Comparative analysis of microsatellite instability and somatic mismatch repair gene status in Lynch related skin and upper gastrointestinal cancers
Principal Investigator: Dr Neil Rajan
Lynch syndrome (LS) is a genetic cancer predisposition syndrome, characterised by an increased risk of developing a wide variety of tumours, most notably bowel, womb, ovarian, but also urinary tract, stomach and selected skin tumours of the oil glands in the skin. It has been estimated that as many as 1 in every 300 people have a MMR gene defect. Once identified, they can benefit from taking aspirin, which reduces the risk of the most common LS cancers by approximately 50%, and can consider surgical and therapeutic options to minimise cancer recurrence and improve acute care. Importantly, they can also benefit from surveillance programs aimed at early cancer detection.
The current problem this proposal aims to improve is that potential LS patients are being missed when presenting with a type of skin cancer or types of upper gastrointestinal cancers linked to LS. We have developed a rapid, low-cost test that can help detect cancers that will identify patients with potential LS. Here we aim to determine to study its role in cutaneous squamous cell carcinoma, where 45,000 new cases are detected per year in the UK. We also want to study upper gastrointestinal (small bowel) cancers which are less common, but are seen to occur more frequently in LS patients than the general population. We will do this by studying existing archival samples of tissue with genetic tests, and aim to determine how useful this approach is for detecting MMR status in these tumour types. Establishing MMR status in skin tumours will lead to increased detection of LS, with benefits to LS patients and their families.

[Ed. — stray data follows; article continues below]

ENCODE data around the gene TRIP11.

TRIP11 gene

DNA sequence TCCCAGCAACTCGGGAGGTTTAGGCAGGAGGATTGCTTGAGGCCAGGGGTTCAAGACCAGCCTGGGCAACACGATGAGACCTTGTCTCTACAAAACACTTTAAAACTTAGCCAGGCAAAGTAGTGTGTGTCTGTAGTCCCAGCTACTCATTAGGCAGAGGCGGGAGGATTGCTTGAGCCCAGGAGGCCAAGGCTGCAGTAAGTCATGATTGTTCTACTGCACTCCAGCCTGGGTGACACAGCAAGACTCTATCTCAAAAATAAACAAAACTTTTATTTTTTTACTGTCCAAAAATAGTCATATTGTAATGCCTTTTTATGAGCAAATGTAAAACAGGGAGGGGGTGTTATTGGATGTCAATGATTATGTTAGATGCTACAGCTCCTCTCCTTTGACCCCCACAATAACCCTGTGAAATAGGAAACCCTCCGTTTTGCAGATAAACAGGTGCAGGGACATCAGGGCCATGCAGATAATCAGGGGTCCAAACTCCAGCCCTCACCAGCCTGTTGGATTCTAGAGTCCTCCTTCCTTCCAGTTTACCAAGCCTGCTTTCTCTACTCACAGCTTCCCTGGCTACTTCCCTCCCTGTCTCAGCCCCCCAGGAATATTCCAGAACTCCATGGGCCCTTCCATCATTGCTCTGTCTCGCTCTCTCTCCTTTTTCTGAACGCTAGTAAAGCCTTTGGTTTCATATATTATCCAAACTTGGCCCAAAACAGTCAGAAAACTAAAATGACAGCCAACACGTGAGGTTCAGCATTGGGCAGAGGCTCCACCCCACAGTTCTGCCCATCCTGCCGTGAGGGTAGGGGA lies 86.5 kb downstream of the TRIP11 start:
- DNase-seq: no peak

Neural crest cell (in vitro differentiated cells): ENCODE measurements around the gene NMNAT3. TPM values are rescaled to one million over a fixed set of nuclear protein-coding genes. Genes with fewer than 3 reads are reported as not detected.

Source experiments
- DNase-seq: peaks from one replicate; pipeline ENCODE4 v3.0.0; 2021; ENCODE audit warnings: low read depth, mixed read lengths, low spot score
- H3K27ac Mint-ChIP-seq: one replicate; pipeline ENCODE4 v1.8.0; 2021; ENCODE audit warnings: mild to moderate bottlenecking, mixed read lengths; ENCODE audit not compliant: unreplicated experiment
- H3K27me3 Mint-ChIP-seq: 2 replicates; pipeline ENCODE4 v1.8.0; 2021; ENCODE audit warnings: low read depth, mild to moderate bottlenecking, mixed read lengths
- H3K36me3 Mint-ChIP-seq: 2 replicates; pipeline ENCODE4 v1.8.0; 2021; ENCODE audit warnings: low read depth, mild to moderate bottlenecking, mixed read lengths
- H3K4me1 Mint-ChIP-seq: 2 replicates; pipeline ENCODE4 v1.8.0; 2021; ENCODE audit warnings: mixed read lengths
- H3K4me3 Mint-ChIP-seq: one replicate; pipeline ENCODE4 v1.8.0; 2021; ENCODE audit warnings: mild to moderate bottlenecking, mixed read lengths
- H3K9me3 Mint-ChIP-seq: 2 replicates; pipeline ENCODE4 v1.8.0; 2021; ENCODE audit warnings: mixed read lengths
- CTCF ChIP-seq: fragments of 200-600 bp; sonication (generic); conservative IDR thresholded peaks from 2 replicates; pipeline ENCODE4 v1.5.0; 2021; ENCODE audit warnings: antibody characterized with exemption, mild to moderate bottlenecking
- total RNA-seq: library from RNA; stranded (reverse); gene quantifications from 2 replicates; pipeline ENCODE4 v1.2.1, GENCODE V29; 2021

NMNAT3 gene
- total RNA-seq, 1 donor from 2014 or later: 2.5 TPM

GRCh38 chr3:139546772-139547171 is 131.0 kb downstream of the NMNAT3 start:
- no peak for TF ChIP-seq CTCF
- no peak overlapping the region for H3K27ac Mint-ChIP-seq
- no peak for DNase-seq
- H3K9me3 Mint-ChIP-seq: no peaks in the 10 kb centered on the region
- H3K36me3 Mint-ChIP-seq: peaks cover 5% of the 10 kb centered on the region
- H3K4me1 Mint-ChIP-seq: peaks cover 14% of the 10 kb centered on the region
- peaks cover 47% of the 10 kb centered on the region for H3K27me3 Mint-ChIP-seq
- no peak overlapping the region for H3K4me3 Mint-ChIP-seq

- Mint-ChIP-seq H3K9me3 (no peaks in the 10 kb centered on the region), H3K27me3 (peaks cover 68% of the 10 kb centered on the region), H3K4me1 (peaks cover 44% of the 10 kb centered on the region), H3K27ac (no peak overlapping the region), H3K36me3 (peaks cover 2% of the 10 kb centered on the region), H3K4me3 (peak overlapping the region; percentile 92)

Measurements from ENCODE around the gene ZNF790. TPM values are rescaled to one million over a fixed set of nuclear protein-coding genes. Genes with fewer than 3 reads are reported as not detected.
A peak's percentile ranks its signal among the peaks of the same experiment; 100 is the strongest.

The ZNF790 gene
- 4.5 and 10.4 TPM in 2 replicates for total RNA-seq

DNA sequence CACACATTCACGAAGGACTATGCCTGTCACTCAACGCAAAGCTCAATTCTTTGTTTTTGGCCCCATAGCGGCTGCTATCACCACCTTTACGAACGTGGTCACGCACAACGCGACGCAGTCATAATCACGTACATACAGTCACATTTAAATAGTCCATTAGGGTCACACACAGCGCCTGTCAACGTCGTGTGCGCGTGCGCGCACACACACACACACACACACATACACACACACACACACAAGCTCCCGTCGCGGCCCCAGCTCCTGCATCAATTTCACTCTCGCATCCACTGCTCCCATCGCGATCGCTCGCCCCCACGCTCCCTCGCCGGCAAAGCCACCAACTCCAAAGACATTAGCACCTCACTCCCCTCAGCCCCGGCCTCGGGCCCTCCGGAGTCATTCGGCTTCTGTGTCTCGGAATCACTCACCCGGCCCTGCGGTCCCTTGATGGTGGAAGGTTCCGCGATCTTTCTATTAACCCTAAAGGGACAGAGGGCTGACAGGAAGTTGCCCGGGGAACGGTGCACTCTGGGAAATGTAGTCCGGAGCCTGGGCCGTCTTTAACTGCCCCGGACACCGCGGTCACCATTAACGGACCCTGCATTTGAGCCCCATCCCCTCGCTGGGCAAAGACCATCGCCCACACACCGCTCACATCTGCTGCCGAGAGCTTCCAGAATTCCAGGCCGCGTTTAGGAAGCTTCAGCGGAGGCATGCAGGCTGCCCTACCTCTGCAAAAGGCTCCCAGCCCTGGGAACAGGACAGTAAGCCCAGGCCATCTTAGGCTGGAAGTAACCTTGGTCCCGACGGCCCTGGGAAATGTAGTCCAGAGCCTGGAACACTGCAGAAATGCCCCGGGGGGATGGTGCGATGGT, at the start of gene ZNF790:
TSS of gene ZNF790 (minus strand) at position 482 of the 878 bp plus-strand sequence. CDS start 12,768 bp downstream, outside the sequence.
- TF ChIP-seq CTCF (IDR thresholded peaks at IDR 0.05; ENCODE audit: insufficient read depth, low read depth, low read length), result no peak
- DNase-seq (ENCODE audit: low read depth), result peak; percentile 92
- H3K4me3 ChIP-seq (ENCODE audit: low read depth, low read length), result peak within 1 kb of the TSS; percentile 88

We propose to study cutaneous SCC and upper gastrointestinal cancers to determine the utility of our highly sensitive MSI assay to detect MMR deficient tumours in a collection of unselected archival sporadic cases, with the aim of assessing the sensitivity and cost effectiveness of this assay to screen for MMR deficient tumours.
- Sections obtained from Novopath and DNA extracted and QC’s (Batch 1/3). Optimisation of assay
- IHC assay established and working in lab
- Targeted MMR gene sequencing assay and MSI+ assay established and data available from batch 1
- Batch 2 and 3 complete; validation IHC done on selected samples
- Data analysis; grant and manuscript development